Rozner: A Bears celebration as they keep the band together
It's been 45 days since the Bears were humiliated in Green Bay.
And yet, it took every one of those days for Bears ownership to decide how they were going to explain why they were retaining GM Ryan Pace and head coach Matt Nagy.
No sane -- or honest -- person could possibly make a case for bringing back Pace, Nagy or Mitch Trubisky, unless they work for the team, but their presentation Wednesday morning was truly extraordinary, even by the Bears' legendary and comical standards.
George McCaskey, Ted Phillips, Pace and Nagy spoke for 90 minutes and said virtually nothing. It was all the same double-talk, refusal to answer questions and filibuster that you've heard before, with a very few notable exceptions.
The biggest was that in the days since the Bears were eliminated from the Super Bowl chase for the 35th consecutive year, the strategy they came up with was to say that the Bears are in great shape moving forward because they lost six games in a row.
That's it. That was the strategy. They lost six in a row and everyone still loved one another within Halas Hall. Hugs and kisses, hopes and prayers, holding hands and skipping rocks.
There was no finger pointing during the skid. That's the best that they could come up with to explain why everyone was returning.
In addition, McCaskey -- while trying to convince everyone that he's qualified to decide the fate of the football operation -- said he calls other owners to ask their opinions.
Yes, he asks his competitors -- his competitors -- whether he should keep Pace and Nagy for another season. That is an interesting way to do business, one you can be sure Amazon, Walmart and Target employ as they try grab market share.
If you were in charge of another team, what would you tell them about the competence of Pace and Nagy?
And then there was the refusal to discuss the contract status of Pace and Nagy. No one would say how many years they have left on their deals. This forces everyone to speculate.
Specifically, this causes one to wonder if both men have already been extended and that McCaskey and Phillips are ashamed to admit it, afraid of the reaction from the fan base.
It's very bad now, with seemingly 95 percent against this decision. Imagine the response if everyone thought there were more years of this sketch comedy in store for the paying customer?
Most likely, they're both heading into their final year and don't want to admit that because that sort of desperation can affect roster and game decisions.
Either way, if you won't answer a question, everyone is forced to guess.
In any case, Pace -- who must be the luckiest man in football history -- will get a seventh season in 2021. A seventh year because his bosses don't think he's had enough time to evaluate the quarterback position or build an offensive line, the equivalent of at least 15 years of a baseball rebuild.
Nagy will get a fourth year to prove his offensive genius, and one can only hope that Pace forces him to play Trubisky for a fifth season in Chicago.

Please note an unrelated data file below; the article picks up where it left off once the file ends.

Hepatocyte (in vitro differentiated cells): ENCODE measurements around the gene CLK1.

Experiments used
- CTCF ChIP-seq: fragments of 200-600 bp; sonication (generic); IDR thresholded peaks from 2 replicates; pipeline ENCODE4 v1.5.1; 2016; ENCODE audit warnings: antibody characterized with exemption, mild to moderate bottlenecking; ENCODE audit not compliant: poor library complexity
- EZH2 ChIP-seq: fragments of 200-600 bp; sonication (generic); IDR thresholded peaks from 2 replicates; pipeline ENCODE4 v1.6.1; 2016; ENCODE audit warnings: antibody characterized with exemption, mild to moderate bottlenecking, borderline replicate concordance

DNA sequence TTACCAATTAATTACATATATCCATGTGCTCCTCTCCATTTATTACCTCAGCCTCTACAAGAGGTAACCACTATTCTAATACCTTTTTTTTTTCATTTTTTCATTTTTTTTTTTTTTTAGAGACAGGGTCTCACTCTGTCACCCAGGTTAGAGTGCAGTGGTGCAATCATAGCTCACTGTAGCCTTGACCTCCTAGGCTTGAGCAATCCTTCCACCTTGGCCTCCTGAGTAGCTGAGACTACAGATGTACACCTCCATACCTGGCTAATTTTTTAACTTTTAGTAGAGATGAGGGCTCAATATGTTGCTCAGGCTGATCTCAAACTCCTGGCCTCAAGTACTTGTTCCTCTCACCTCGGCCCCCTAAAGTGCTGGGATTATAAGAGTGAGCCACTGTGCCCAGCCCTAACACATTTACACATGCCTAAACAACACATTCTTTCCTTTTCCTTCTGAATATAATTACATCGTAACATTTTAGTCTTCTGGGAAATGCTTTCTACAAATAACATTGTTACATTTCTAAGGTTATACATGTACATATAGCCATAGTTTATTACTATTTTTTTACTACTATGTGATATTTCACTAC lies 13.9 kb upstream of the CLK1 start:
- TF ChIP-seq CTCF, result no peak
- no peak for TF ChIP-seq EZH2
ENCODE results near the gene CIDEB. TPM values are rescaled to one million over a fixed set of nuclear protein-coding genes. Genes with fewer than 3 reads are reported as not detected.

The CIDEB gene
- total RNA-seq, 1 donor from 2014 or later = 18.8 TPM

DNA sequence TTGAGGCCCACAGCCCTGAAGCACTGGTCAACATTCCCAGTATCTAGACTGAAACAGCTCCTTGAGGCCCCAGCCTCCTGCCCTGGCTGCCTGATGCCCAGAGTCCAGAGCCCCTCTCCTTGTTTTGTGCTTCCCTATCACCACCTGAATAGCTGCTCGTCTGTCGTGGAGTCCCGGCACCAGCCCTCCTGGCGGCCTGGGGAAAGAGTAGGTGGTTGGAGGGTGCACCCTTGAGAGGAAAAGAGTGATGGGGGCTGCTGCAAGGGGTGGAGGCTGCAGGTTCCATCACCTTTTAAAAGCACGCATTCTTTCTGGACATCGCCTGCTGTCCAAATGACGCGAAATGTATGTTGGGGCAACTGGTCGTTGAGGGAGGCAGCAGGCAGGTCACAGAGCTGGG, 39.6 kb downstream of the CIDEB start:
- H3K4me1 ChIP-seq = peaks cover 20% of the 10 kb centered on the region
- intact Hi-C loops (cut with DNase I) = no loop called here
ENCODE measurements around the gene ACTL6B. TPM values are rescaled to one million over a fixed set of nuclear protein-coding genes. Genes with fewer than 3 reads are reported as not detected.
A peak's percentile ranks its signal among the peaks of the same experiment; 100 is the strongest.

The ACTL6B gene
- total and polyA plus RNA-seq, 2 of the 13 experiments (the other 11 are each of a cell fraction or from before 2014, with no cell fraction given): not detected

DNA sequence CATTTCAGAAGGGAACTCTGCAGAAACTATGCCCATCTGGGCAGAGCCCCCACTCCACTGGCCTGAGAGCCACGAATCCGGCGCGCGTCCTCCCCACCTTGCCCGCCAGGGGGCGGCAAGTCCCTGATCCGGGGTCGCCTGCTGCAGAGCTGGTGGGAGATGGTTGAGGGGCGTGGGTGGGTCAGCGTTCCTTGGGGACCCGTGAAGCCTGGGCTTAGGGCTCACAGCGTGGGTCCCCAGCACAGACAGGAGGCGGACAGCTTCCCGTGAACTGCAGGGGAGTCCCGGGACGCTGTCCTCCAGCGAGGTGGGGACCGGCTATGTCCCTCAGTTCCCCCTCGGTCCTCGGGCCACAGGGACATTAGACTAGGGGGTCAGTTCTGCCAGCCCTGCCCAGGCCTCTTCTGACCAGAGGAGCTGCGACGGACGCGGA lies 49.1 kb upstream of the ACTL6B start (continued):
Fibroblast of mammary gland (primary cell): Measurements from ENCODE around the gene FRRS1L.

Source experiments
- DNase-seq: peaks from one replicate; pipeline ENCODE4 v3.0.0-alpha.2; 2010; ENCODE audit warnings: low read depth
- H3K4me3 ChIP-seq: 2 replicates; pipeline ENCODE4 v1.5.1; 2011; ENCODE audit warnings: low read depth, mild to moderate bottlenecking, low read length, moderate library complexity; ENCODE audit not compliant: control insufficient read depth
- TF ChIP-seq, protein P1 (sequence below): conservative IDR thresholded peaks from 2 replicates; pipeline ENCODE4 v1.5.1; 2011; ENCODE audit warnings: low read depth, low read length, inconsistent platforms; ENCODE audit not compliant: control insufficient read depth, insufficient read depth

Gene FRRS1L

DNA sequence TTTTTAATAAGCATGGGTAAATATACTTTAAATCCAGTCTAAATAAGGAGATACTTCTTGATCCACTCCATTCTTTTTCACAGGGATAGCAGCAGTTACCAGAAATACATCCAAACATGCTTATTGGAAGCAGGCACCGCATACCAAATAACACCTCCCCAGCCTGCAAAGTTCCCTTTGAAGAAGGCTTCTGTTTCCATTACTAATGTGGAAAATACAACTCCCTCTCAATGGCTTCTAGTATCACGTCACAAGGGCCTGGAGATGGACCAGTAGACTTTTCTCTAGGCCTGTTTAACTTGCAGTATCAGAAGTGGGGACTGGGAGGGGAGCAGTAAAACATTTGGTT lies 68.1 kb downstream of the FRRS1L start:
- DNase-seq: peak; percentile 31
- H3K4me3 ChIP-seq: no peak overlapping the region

It's the only way this story should end, the three of them arm in arm, staring out over the White Cliffs of Dover in December of this year.
How Pace finds cap space for his favorite project remains to be seen, but you know he's going to try his best.
The three of them deserve each other -- while Bears fans deserve decidedly better.
Of course, they gave you the annual scapegoat, this time defensive coordinator Chuck Pagano, who is "retiring." It's been a revolving door of assistant coaches the last few years as the Bears have found plenty of others to blame.
What's guaranteed is it is never the fault of Pace, Nagy or Trubisky.
Now, there's no way Pace could have sold ownership on a coaching change without putting his own neck on the line, so even if he doesn't like the way Nagy has used the No. 2 pick in the 2017 draft, Pace had no choice but to keep his hand-picked coach.
As for those above them, you will grow old waiting for McCaskey and Phillips to bring in an actual football person to run the operation.
Don't forget that when they fired Phil Emery and Marc Trestman late in 2014, McCaskey said, "We feel the structure we have is a good one. The head coach reports to the GM. The GM reports to the team president. And the president reports to the chairman.
"We have an excellent collaboration. Ted keeps me informed on actions he's taking, or will take. We collaborate. It's not a voting situation.
"I think Ted and I understand the history of the Bears. Ted and I have lived it. We feel a collaborative effort is the best way to go."
Nothing has changed.
They said little different from that Wednesday and that collaborative effort has been terrific the past 35 years, as family members have run the team based on all of their football knowledge and their understanding of Bears history.
So, we could offer you more of what they said Wednesday, and we probably will in the days ahead, but if you watched the news conference then you already know.
Like so many Bears seasons you have suffered through, it's 90 minutes you will never get back -- and a colossal waste of your precious time.